That was a lengthy paragraph. Where was I? Oh, yes. Option number three is to eat at the restaurants for students in the student centre. These are reasonably priced but, again, there are no regular meals to be found. There’s a fast food place, a terrible grilled sandwich place, a rice bowl restaurant that’s not too bad but I think it’s all instant ingredients, and there is a Korean snack place that’s fine but it’s hard to make a meal out of the selections. None of these places are very big and it’s difficult to find a table unless you show up very early or very late.

The next option is to bring something from home to eat at school like a sandwich. There are no staff break rooms at the university, so what I can bring is limited. Nothing I need to warm up, for sure. A lack of faculty lounges means that I have to eat at my desk, which health professionals say is not good for you. The university has some pleasant outdoor areas with trees and benches which would be lovely places to enjoy a sandwich in warm weather if they weren’t so poisoned with cigarette smoke. Every time the university creates a park-like area on campus it’s immediately taken over by hordes of smokers. I complained a couple of times to the university but their reaction was, “We can’t do anything about that.” Why do they bother to put up No Smoking signs, then?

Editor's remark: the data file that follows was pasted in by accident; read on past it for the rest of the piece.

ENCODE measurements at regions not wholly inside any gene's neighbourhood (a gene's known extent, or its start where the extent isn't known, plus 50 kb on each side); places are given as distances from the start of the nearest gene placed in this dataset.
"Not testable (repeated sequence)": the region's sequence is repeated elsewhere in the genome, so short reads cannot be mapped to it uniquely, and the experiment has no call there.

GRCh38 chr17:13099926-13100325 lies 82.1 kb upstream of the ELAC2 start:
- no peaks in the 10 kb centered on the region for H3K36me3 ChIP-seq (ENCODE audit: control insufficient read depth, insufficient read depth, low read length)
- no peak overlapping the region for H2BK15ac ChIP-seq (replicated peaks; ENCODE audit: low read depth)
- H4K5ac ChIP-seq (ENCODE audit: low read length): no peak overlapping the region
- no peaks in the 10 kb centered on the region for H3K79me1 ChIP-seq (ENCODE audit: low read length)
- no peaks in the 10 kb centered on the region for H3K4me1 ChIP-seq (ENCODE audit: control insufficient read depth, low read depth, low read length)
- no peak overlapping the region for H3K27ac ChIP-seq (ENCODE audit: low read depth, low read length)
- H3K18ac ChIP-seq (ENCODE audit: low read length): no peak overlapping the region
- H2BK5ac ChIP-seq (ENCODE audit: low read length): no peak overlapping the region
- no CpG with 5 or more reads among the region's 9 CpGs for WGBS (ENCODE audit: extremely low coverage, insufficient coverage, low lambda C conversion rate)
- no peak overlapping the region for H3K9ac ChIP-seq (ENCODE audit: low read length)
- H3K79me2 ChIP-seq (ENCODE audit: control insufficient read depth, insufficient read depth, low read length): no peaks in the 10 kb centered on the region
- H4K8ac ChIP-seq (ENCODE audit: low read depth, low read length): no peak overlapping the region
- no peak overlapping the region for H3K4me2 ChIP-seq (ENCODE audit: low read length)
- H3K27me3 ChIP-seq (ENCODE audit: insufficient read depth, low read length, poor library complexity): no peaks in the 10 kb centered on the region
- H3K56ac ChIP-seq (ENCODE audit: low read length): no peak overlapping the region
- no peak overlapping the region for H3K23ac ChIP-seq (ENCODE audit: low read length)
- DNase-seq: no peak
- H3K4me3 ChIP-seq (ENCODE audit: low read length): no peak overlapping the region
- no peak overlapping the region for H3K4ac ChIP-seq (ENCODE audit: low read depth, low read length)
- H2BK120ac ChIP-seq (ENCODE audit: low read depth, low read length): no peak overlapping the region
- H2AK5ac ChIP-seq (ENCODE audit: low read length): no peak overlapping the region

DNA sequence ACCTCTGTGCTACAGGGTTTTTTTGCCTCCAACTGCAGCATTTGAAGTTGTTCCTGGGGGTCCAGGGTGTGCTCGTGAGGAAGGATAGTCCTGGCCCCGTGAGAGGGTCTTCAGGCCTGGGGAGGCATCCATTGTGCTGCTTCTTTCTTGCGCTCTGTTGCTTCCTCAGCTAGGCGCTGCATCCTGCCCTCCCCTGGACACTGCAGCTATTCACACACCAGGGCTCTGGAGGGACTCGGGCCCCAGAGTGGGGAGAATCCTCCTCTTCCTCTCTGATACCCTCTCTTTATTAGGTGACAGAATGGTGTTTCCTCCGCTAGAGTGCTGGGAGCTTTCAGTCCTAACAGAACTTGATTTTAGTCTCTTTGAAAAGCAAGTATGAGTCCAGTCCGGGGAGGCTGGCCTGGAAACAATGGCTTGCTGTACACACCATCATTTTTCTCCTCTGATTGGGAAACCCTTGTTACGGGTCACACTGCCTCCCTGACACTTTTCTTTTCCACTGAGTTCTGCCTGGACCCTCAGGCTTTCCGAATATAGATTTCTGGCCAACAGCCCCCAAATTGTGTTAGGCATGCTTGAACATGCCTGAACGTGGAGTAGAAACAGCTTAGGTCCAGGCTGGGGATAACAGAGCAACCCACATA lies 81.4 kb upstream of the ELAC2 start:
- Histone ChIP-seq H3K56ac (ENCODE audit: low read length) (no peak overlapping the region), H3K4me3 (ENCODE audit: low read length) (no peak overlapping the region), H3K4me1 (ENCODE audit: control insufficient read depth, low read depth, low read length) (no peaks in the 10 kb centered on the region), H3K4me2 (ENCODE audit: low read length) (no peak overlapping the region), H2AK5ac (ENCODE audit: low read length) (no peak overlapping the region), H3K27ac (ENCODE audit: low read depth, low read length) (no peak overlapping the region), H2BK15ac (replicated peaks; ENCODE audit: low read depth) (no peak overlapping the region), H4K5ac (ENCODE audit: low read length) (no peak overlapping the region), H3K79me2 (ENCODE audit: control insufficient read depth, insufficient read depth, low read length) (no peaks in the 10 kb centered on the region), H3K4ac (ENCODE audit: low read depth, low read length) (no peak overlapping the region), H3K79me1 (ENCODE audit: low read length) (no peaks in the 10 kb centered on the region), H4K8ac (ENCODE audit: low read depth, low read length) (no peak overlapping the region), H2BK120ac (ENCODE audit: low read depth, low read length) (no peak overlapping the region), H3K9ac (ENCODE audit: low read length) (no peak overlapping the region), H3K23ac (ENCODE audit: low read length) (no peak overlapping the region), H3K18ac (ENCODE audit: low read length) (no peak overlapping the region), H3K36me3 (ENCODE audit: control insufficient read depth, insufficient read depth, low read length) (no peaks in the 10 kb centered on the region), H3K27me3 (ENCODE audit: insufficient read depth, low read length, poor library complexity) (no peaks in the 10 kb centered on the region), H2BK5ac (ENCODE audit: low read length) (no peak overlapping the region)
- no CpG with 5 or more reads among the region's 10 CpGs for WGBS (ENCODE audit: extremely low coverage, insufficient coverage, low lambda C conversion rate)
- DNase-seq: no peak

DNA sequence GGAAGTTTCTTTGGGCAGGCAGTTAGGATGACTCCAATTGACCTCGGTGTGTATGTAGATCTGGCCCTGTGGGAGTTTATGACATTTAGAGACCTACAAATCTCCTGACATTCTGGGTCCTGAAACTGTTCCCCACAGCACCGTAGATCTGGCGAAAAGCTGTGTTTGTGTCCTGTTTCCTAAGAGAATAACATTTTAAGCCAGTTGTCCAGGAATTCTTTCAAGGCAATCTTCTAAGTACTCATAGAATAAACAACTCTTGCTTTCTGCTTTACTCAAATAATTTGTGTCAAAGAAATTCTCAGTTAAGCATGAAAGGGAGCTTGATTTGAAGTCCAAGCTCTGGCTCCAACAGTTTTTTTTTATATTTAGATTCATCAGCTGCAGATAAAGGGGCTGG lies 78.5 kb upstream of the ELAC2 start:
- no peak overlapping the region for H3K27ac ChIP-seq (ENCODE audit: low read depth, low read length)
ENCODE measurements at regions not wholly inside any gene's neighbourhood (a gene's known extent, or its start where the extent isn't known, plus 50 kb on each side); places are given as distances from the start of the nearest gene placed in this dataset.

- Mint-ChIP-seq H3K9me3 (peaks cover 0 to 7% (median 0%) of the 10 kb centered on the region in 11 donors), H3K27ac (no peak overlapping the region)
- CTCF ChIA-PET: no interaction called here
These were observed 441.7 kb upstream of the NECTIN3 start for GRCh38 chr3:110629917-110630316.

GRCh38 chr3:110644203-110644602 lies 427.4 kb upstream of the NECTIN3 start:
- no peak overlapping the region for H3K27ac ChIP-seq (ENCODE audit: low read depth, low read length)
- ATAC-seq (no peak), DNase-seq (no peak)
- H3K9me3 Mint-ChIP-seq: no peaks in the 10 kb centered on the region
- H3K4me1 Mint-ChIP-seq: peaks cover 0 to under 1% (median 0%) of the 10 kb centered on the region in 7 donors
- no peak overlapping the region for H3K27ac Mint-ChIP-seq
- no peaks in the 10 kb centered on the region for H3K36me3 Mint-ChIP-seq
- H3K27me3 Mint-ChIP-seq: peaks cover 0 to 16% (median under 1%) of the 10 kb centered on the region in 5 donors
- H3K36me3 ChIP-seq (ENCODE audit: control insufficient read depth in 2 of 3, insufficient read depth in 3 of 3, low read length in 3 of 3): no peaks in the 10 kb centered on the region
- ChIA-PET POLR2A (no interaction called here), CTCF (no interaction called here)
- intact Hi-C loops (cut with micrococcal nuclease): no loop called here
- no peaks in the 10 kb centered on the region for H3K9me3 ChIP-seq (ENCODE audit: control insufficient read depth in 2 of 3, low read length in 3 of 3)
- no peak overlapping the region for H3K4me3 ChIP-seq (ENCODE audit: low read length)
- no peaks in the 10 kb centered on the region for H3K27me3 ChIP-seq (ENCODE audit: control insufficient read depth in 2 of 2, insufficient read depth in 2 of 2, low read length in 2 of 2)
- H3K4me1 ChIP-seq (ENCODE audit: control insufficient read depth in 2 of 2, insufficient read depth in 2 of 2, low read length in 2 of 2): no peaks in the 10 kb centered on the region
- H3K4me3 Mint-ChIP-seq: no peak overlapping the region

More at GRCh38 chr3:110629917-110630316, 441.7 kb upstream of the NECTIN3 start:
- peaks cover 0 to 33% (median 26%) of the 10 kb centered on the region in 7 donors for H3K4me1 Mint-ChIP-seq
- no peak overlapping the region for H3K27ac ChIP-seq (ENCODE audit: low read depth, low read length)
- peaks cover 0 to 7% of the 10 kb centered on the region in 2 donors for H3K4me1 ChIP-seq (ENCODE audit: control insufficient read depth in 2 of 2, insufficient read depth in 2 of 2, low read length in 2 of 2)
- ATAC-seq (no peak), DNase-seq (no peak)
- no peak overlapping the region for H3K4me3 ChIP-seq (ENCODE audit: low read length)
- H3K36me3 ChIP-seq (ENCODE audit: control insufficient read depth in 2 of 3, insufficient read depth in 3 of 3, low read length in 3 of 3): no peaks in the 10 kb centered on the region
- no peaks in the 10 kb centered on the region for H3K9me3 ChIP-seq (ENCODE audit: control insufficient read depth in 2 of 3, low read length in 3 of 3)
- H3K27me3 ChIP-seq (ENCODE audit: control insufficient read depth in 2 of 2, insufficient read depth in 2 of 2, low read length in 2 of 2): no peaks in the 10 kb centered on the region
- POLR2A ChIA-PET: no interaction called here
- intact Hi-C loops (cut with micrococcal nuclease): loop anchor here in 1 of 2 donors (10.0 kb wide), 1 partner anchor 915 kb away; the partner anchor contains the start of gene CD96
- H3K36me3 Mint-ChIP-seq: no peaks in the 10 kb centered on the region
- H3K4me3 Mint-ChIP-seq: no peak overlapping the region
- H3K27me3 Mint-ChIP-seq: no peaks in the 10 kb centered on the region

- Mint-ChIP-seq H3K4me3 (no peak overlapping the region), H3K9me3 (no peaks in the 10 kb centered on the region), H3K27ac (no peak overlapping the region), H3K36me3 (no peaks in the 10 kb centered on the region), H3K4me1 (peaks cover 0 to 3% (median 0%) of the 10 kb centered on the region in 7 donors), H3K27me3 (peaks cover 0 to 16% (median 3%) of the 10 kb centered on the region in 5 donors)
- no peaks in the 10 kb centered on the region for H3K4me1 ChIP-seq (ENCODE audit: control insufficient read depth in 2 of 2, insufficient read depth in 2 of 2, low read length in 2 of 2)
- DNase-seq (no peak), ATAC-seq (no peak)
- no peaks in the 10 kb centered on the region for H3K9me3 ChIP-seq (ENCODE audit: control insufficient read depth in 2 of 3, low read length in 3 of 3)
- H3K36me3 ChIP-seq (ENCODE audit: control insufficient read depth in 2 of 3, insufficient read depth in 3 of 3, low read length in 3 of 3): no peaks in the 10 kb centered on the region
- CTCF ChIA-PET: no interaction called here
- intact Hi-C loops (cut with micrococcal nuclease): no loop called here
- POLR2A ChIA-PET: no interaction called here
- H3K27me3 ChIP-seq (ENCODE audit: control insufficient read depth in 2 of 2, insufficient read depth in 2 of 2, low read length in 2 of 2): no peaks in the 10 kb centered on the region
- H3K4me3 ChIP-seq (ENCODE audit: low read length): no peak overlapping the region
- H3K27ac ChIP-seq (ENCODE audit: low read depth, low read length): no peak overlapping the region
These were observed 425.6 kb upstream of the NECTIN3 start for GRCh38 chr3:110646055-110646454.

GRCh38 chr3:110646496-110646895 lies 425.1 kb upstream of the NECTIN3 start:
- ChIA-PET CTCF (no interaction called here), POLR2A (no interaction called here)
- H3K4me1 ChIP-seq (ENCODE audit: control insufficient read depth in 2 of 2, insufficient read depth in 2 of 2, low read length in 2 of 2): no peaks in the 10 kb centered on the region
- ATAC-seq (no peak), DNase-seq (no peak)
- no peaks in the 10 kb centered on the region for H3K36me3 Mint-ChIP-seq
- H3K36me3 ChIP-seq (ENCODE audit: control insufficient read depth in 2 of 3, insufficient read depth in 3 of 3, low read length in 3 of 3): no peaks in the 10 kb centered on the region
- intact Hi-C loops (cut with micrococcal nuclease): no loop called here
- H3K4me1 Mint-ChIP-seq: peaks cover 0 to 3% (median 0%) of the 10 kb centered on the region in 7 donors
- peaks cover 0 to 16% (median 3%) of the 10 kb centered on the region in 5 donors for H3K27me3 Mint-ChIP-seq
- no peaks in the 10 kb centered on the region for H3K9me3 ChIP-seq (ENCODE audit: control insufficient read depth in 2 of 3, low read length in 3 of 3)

The final option of going home for dinner is not very practical. It’s only a fifteen minute walk to my apartment, but that’s thirty minutes total and I would have to cook and eat as well. I would get to see the pussy-cat, though . . . .

So, those are my choices for the semester. I think what I’ll do is look around for some off-campus restaurants that maybe I didn’t notice before, turn off my computer and monitor and bring a book to read while I eat at my desk, and go to the faculty cafeteria when there’s no seafood on the menu. And be careful about how much food I pile on my plastic tray while going through the line . . . .